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Colonization Differences: Nigeria and South Korea Essay

  • Submitted by: tfry24
  • on October 27, 2013
  • Category: History
  • Length: 1,213 words

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Below is an essay on "Colonization Differences: Nigeria and South Korea" from Anti Essays, your source for research papers, essays, and term paper examples.

A Mere Difference in Colonization
Most developing countries have a shared history of colonization.   It is this shared history that either helps or hurts the country once it gains its independence.   In a majority of the situations, colonies are certainly at a disadvantage.   Colonization is a system in which there is an unequal relationship between the colonizer and the colony, with an obscene amount of exploitation.   The voices and opinions of the colonists are rarely heard, while the colonizer only thinks about what they can gain.   Even though colonizers only act in their own self-interest, there are some circumstances in which the colony is in a position to succeed once they gain their independence.   This can be seen while looking at post-colonial South Korea, while a country like Nigeria had trouble with their independence.   Both of those countries were colonized, and yet while examining their economies, they are in two very different positions.   Each country had different experiences with colonialism, which affected each very differently.   The brutal period of Japanese colonization of South Korea led to a highly developed economy during independence, while British colonization of Nigeria led to economic failure.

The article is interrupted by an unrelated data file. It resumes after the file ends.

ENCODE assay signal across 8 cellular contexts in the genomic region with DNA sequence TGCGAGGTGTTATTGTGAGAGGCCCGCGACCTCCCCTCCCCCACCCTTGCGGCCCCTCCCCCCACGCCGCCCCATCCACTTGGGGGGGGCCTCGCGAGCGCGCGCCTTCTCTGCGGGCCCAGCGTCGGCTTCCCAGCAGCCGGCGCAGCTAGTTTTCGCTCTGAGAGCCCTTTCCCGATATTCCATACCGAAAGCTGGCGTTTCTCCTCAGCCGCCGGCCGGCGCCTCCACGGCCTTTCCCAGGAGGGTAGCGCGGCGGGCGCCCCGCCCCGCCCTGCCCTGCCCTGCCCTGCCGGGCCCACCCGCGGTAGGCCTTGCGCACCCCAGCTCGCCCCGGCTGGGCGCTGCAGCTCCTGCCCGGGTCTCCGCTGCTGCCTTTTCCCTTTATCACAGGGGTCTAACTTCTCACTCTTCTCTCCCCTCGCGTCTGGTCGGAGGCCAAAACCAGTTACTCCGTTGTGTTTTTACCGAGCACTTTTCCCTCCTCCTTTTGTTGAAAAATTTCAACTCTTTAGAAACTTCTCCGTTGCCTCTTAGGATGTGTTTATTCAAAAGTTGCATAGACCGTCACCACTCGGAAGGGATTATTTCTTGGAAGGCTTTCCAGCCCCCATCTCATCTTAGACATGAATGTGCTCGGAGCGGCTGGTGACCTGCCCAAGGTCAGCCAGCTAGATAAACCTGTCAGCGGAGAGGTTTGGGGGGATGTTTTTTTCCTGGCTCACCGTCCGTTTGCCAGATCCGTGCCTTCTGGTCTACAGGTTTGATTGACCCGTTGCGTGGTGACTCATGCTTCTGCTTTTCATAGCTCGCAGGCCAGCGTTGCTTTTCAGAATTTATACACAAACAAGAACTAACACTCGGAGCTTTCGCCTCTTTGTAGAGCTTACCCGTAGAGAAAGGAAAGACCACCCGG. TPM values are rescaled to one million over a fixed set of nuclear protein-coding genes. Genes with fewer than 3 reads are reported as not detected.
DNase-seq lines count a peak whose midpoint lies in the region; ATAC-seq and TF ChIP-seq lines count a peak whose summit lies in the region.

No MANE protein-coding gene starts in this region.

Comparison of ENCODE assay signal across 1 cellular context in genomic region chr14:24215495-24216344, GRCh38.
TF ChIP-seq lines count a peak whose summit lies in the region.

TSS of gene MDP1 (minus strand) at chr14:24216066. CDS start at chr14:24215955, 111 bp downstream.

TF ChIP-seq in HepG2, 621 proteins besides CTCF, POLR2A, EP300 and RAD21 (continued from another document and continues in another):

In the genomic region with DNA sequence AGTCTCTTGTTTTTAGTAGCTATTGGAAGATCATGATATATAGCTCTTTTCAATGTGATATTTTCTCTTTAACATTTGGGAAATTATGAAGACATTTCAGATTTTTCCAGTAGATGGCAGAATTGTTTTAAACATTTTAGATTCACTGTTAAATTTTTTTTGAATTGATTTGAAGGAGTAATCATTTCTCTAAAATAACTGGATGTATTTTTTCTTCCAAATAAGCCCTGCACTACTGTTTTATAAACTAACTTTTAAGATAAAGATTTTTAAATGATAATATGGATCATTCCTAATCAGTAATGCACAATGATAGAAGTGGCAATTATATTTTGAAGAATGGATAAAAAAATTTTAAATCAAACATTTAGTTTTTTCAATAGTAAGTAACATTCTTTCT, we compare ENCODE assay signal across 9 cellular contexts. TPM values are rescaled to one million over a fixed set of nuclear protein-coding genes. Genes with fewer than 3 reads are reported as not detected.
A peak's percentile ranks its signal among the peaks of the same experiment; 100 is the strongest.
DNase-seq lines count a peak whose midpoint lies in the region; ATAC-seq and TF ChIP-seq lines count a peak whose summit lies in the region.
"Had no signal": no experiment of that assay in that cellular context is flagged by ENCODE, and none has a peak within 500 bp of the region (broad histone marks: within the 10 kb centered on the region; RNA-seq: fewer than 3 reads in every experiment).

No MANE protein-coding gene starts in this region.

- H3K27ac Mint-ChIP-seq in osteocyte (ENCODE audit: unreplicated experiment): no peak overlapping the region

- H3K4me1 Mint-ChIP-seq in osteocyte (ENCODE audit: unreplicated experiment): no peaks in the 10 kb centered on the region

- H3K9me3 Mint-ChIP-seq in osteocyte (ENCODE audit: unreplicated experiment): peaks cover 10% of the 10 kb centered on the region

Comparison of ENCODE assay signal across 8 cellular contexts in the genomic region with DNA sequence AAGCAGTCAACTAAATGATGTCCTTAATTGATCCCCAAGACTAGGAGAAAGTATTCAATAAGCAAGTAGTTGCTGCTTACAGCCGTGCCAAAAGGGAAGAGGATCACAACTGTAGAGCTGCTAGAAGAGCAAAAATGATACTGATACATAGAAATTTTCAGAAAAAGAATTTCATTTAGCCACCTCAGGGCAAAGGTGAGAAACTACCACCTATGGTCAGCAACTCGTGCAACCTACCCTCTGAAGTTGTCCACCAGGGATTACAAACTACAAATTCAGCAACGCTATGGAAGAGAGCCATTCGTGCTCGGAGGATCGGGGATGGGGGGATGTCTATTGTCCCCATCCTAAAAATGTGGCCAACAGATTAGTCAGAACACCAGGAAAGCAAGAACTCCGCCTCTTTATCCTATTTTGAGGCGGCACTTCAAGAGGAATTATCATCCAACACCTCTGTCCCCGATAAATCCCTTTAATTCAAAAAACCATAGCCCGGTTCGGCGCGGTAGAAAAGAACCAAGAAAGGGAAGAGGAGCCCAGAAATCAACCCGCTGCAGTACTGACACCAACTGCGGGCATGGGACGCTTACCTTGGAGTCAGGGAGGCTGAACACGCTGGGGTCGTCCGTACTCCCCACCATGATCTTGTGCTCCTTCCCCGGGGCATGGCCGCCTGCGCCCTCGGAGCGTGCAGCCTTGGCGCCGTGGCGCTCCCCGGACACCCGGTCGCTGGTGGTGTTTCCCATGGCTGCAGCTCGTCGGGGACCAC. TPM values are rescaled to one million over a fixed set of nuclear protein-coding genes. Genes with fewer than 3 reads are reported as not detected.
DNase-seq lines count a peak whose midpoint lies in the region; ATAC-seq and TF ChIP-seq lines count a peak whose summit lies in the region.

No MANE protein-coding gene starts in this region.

Under British colonial rule, numerous changes were implemented in Nigeria.   Arguably the biggest change that the British made was the politicization of ancestral city rather than religion.   With northern Nigeria significantly more Muslim and the southern part of the country predominantly Christian, it is surprising that religion did not become more salient.   Britain enforced hegemonic administration, which is when a central administration has the motivation and power to structure the pattern of political groups formation in society.   According to David Laitin, “The British colonial state, interested in political control at a low cost, found it useful to resuscitate the declining fortunes of the kings of the Yoruba ancestral ties” (Laitin 287)....

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